FIG. 1.

Broadband tunable laser array concept covering the entire low-loss fiber telecommunication window. (a) Schematic of Si ring-resonator mirror lasers with the bonded III–V gain material in the O-band,19–21 E-band (this work), and S-C-L-bands5,22,23 on a common SOI wafer. The E-band laser used in this paper was co-processed together with C-band heterogeneous lasers on a common 100 mm Si substrate, demonstrating the feasibility of such a tunable laser array. (b) Microscope images of the ring resonators, phase shifters, and loop mirrors.

FIG. 1.

Broadband tunable laser array concept covering the entire low-loss fiber telecommunication window. (a) Schematic of Si ring-resonator mirror lasers with the bonded III–V gain material in the O-band,19–21 E-band (this work), and S-C-L-bands5,22,23 on a common SOI wafer. The E-band laser used in this paper was co-processed together with C-band heterogeneous lasers on a common 100 mm Si substrate, demonstrating the feasibility of such a tunable laser array. (b) Microscope images of the ring resonators, phase shifters, and loop mirrors.

Close modal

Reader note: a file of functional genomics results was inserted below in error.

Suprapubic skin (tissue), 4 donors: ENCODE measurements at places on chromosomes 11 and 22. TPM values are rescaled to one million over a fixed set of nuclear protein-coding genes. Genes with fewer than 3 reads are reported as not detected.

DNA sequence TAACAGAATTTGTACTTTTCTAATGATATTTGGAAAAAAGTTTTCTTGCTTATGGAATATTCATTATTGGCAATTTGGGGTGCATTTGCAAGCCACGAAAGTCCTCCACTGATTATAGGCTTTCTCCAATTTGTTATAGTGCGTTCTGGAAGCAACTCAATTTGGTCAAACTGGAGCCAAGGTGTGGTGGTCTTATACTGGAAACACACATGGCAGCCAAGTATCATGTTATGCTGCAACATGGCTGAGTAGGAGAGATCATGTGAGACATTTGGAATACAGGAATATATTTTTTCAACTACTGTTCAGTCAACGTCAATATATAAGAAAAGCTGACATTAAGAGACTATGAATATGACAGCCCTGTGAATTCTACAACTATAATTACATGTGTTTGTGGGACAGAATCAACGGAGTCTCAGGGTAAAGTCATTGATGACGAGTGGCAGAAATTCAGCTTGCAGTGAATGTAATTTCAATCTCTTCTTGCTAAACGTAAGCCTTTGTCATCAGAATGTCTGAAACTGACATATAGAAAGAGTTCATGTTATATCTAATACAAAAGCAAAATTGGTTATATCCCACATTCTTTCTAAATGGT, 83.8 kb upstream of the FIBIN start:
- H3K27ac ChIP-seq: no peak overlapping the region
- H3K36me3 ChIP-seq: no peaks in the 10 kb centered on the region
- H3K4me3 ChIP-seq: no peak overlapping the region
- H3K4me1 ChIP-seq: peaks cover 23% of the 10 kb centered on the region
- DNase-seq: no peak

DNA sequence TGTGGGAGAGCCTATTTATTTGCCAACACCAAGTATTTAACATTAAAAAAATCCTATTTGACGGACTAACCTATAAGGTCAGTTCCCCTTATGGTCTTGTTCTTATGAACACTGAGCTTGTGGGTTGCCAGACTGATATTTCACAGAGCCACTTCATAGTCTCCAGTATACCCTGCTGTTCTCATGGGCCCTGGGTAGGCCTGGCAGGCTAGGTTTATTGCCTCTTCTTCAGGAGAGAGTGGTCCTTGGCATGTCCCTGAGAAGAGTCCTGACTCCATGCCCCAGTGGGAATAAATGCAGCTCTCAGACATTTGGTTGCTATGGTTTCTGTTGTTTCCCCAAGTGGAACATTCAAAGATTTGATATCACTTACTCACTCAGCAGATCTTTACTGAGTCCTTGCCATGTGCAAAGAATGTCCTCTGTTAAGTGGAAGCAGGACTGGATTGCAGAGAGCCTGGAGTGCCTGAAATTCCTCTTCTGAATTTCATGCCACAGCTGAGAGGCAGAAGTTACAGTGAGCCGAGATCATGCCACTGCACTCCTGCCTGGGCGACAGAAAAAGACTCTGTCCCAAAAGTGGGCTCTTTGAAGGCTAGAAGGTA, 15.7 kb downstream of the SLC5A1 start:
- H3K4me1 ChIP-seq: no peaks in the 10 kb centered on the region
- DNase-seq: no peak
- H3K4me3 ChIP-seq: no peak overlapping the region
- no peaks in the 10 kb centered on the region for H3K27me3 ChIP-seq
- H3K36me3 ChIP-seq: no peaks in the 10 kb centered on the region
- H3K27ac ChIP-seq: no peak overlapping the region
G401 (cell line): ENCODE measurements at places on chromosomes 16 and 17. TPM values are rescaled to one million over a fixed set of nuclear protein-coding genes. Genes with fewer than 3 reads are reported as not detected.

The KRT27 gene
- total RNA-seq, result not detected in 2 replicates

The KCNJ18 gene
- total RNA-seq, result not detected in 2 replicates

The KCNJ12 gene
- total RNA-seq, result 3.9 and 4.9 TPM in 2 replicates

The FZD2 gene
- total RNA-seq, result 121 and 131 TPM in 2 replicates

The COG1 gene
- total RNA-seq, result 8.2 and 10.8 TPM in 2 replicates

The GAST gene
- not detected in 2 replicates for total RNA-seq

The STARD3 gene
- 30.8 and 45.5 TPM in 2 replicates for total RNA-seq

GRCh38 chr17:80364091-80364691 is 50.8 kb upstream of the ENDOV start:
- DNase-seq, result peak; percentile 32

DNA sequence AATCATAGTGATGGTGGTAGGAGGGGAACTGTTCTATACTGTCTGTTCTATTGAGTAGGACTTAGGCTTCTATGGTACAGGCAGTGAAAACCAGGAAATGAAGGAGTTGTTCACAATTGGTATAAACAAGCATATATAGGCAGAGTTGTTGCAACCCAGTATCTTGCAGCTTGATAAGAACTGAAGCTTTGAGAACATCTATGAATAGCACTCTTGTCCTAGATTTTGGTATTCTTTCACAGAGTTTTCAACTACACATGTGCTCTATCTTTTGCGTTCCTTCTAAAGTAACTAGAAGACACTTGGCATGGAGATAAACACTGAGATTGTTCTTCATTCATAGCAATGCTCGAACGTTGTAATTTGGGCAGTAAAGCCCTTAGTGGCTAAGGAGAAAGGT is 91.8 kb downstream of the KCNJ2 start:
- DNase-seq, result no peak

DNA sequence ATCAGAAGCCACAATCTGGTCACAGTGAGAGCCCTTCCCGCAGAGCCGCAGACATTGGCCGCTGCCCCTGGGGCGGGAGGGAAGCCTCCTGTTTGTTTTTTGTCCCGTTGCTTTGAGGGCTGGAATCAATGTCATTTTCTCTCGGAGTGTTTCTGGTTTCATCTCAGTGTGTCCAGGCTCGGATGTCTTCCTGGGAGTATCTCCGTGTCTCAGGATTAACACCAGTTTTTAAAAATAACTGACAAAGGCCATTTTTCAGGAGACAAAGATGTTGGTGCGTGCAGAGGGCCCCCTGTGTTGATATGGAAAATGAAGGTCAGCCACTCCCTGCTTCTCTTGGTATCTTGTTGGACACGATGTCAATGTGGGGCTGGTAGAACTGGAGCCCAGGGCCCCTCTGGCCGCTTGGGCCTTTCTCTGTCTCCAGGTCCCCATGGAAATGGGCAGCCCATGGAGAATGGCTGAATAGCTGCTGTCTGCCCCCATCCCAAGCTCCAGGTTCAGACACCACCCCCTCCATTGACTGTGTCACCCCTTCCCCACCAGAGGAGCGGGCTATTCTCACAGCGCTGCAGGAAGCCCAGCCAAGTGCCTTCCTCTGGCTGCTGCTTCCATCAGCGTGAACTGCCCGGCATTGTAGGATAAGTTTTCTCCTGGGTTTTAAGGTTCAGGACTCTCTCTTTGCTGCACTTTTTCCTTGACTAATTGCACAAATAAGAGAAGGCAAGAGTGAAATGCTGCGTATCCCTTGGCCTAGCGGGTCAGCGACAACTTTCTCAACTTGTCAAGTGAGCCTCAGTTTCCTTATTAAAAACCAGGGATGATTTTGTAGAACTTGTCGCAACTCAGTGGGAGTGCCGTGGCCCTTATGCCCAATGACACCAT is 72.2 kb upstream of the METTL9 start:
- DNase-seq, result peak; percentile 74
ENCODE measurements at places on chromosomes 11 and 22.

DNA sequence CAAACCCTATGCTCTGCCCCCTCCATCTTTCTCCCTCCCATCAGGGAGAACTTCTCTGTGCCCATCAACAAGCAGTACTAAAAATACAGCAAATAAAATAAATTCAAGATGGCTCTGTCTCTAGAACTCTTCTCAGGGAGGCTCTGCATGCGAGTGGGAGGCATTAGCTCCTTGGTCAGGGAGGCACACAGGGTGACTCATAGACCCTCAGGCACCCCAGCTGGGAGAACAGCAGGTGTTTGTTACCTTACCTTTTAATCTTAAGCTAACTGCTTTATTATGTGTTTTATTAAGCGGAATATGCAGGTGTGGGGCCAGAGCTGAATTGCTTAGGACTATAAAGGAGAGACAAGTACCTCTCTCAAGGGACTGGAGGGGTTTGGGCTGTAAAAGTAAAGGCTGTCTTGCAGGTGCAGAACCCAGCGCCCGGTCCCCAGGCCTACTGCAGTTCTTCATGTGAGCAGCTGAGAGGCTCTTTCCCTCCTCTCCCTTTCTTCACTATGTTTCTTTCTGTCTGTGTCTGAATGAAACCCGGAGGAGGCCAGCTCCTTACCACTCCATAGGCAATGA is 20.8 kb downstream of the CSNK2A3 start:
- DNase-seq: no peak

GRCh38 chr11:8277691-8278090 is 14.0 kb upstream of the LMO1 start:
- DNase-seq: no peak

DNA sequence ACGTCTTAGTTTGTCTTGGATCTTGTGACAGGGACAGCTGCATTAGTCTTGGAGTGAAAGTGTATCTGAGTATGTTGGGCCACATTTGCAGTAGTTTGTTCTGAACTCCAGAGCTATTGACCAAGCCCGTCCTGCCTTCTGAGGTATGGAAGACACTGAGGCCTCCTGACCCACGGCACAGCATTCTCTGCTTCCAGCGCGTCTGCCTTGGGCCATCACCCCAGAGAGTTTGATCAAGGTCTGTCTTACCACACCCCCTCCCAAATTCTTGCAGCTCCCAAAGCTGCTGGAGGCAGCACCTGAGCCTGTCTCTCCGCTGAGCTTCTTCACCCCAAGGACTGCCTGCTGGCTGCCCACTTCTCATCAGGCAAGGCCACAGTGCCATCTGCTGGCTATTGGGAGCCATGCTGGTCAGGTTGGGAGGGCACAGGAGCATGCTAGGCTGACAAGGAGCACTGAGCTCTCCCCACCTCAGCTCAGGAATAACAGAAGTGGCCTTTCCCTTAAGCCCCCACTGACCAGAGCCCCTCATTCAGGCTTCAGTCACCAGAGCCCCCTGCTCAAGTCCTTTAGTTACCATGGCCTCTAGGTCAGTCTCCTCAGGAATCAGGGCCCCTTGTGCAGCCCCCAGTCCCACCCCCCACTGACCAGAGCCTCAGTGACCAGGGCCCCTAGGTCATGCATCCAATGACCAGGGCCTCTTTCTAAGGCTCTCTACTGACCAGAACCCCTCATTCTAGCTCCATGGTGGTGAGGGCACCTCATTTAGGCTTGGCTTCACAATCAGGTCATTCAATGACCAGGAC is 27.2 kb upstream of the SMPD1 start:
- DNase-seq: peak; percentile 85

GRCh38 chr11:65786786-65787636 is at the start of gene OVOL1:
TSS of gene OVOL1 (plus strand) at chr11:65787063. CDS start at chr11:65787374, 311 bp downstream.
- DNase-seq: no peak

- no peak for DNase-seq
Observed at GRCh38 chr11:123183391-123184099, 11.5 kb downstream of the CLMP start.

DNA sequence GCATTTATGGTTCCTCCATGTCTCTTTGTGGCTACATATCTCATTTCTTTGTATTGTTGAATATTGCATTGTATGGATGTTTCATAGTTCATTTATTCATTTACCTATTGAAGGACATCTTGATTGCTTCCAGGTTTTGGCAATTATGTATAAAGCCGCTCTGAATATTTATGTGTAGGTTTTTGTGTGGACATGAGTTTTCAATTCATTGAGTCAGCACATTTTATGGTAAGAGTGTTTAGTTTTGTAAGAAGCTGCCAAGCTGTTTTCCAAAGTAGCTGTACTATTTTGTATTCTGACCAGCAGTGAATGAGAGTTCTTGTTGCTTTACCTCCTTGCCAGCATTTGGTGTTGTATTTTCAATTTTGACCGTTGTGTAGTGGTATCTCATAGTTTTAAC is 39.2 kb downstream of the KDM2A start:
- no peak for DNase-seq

Figure 1(a) shows a schematic of the device. Optical gain is provided by the compressively strained aluminum gallium indium arsenide (AlGaInAs) multi-quantum well (MQW) gain material tailored for room temperature photoluminescence (PL) at 1370 nm and grown on a 3” indium phosphide (InP) wafer by a commercial vendor. This material was cleaved and bonded onto preprocessed Si waveguides, allowing for precise lithographic alignment of the InP and Si waveguides, as opposed to butt coupling of separate III–V and Si chips.4 InP/Si tapered waveguide transitions and Si waveguides form the remainder of the cavity, with a Sagnac loop mirror and phase section on one side of the gain and a ring-resonator-based mirror on the other side.19–22 The two thermally tunable Si ring resonators are arranged in a Vernier configuration to simultaneously enable wide wavelength tunability and narrow instantaneous linewidth.5 The MQW gain section is 2.4 mm long; the phase section heater is 300 μm long; and the ring resonator radii are 60 and 62 μm. The ring resonators are point coupled with a 340 nm gap between 650 nm wide bus and ring waveguides, resulting in ∼5.8% cross-coupling [simulated via finite-difference time domain (FDTD)]. These resonators are likely undercoupled but will need to be confirmed by further waveguide loss investigation at these unconventional wavelengths. A 370 nm gap between the 650 nm wide waveguides in the Sagnac mirror results in a simulated reflection of about 8.6%. These relatively high mirror losses increase the threshold current, compared to previous designs at 1550 nm.5 Optimized designs will favor a loop mirror reflectivity, yielding a higher output power over a reduced laser threshold for more second harmonic power with future nonlinear device integration.